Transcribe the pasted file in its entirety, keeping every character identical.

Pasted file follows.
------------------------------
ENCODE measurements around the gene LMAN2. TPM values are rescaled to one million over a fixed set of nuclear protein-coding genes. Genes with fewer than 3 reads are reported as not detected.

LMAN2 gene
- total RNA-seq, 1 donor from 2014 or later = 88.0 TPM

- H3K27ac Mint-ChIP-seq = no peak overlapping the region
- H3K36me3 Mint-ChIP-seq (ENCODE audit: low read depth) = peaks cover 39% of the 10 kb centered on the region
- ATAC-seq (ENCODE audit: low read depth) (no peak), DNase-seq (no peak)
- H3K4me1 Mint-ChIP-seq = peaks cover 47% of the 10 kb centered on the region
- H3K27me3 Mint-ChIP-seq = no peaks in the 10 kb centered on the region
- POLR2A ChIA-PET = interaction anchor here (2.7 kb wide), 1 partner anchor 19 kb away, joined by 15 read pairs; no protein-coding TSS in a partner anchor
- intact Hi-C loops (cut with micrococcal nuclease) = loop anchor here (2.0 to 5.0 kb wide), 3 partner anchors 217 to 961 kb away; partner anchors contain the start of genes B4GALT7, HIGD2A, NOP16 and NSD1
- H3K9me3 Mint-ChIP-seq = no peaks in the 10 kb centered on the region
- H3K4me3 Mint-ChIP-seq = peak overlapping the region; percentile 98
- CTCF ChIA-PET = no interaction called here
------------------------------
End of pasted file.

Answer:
ENCODE measurements around the gene LMAN2. TPM values are rescaled to one million over a fixed set of nuclear protein-coding genes. Genes with fewer than 3 reads are reported as not detected.

LMAN2 gene
- total RNA-seq, 1 donor from 2014 or later = 88.0 TPM

- H3K27ac Mint-ChIP-seq = no peak overlapping the region
- H3K36me3 Mint-ChIP-seq (ENCODE audit: low read depth) = peaks cover 39% of the 10 kb centered on the region
- ATAC-seq (ENCODE audit: low read depth) (no peak), DNase-seq (no peak)
- H3K4me1 Mint-ChIP-seq = peaks cover 47% of the 10 kb centered on the region
- H3K27me3 Mint-ChIP-seq = no peaks in the 10 kb centered on the region
- POLR2A ChIA-PET = interaction anchor here (2.7 kb wide), 1 partner anchor 19 kb away, joined by 15 read pairs; no protein-coding TSS in a partner anchor
- intact Hi-C loops (cut with micrococcal nuclease) = loop anchor here (2.0 to 5.0 kb wide), 3 partner anchors 217 to 961 kb away; partner anchors contain the start of genes B4GALT7, HIGD2A, NOP16 and NSD1
- H3K9me3 Mint-ChIP-seq = no peaks in the 10 kb centered on the region
- H3K4me3 Mint-ChIP-seq = peak overlapping the region; percentile 98
- CTCF ChIA-PET = no interaction called here